For example, customers can see how a piece of furniture would look in their homes by uploading a real image of a room, then superimposing the product image over their room image. Architects can spot remodeling design clashes early by overlaying blueprints onto real photo images of the site.

Mixed Reality 
(MR)

Is the newest of the three technologies, integrating virtual objects with the real world so that both environments can coexist and interact with one another as if they were real.

 

For example, manufacturers can improve processes by using holograms that workers can interact with or speed design and development with virtual prototyping. Golfers can learn a new course by interacting with 3D renderings. Location-based-entertainment (LBE) venues create experiences by mixing digital worlds with real-life haptics to generate the ultimate immersion. 

A Survey Shows The Top Five Ways Organisations Are Using VR2

Training/Teaching

More than eight in 10 companies are either currently relying on virtual environments or planning to do so within a year to support employee training initiatives, ranging from task-specific modules to general HR training.2 With 87 percent of the global student population out of school for the pandemic, online learning has become the new norm.6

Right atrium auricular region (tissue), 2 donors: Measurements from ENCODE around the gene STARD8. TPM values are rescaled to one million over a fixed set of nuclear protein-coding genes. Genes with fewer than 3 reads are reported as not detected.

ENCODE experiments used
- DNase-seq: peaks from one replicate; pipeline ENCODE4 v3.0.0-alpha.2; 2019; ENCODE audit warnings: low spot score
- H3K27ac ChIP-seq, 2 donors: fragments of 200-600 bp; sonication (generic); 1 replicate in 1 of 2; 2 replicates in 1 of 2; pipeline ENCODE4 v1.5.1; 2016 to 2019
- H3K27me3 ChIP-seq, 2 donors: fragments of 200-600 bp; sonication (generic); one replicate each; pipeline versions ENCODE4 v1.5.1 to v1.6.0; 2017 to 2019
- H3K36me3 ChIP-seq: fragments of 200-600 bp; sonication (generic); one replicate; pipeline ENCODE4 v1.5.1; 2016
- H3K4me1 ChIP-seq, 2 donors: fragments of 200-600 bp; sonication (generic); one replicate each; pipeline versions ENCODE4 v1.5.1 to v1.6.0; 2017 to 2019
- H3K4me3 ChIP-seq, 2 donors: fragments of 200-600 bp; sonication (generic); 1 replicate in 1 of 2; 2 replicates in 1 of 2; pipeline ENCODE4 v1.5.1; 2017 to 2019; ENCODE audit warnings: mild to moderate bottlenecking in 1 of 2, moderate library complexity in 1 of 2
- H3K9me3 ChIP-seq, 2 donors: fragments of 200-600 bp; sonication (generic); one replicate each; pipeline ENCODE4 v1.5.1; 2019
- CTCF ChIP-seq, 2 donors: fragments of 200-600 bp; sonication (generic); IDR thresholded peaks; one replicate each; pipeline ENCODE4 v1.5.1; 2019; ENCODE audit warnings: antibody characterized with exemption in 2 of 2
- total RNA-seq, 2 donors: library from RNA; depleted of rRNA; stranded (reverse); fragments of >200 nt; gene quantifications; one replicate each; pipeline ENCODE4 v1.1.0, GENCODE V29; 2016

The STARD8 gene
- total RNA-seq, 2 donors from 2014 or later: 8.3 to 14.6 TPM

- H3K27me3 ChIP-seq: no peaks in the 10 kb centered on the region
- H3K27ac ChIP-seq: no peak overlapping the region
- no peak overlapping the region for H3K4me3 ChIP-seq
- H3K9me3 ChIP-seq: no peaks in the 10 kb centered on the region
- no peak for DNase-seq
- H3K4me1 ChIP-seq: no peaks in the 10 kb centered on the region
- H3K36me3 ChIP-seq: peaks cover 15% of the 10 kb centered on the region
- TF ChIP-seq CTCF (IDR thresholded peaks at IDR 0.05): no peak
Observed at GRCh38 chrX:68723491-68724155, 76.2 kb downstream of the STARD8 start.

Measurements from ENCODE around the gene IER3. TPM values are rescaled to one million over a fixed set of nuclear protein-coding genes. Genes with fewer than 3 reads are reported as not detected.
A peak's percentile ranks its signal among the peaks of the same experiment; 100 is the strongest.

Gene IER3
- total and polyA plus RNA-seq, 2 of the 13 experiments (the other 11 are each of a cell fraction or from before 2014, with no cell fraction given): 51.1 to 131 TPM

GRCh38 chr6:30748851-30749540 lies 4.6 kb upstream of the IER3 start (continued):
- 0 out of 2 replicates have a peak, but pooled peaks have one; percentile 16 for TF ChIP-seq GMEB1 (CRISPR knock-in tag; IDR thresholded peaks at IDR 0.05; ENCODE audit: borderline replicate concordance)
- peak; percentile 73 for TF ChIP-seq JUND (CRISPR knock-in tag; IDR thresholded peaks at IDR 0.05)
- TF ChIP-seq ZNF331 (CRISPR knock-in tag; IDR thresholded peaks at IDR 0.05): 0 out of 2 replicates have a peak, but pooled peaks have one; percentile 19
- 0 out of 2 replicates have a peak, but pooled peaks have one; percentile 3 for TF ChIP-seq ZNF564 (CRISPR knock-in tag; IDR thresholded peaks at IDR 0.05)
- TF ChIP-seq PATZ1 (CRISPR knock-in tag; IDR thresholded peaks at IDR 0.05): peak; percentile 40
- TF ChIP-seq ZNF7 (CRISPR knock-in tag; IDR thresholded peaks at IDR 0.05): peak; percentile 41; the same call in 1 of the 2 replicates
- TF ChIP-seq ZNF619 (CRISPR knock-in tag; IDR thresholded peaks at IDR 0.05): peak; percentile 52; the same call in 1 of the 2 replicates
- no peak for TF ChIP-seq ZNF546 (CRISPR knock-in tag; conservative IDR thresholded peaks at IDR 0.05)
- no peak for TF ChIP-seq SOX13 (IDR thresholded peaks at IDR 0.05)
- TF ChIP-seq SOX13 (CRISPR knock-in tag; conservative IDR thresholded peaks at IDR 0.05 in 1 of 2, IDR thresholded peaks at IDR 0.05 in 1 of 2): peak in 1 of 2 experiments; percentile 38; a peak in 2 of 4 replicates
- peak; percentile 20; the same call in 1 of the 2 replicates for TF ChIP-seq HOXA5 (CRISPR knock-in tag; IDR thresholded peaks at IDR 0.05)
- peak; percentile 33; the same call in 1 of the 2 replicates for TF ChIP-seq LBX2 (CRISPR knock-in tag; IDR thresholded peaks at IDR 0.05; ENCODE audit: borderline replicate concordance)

Virtual Meetings

With 25–30 percent of the workforce expected to be working from home multiple days a week by the end of 2021,7 collaborative work environments and social hangouts are important for fostering camaraderie in lieu of “water-cooler moments” for hybrid and remote teams, says Joanna Popper, HP Global Head of Virtual Reality for Location-Based Entertainment.

Design and Visualisation

Nearly half of survey respondents are using VR-based design and data-visualisation applications.2 “Doing design reviews in VR lets our clients skip multiple rounds of physical prototyping, saving both time and substantial cost,” says Stephen Phillips, co-founder and Chief Technology Officer of Theia Interactive.8

Customer Engagement

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Benefits of VR

Companies that have implemented VR applications say they are reaping definite benefits: higher productivity (32%), greater creativity (28%), and more sales (27%), as well as improvements in customer satisfaction (29%) and training (30%).2

Hardware Considerations

In an effective VR implementation, all the hardware, firmware, OS, software, and applications work together to create the best user experience. But how do you achieve that harmony? Here are the most important questions you should ask before you start buying VR equipment.
 

The perfect hardware setup includes a PC with high-end graphics and a VR head-mounted display (HMD) that has high-end resolution, comfort, and cross-industry compatibility.

Headsets

Do your teams need a tethered headset that connects to a PC, a stand-alone wireless headset, or a smart phone headset for mobile viewing? Not every team works the same way, and VR applications come in varying levels of immersiveness and complexity—different headsets are designed for different uses.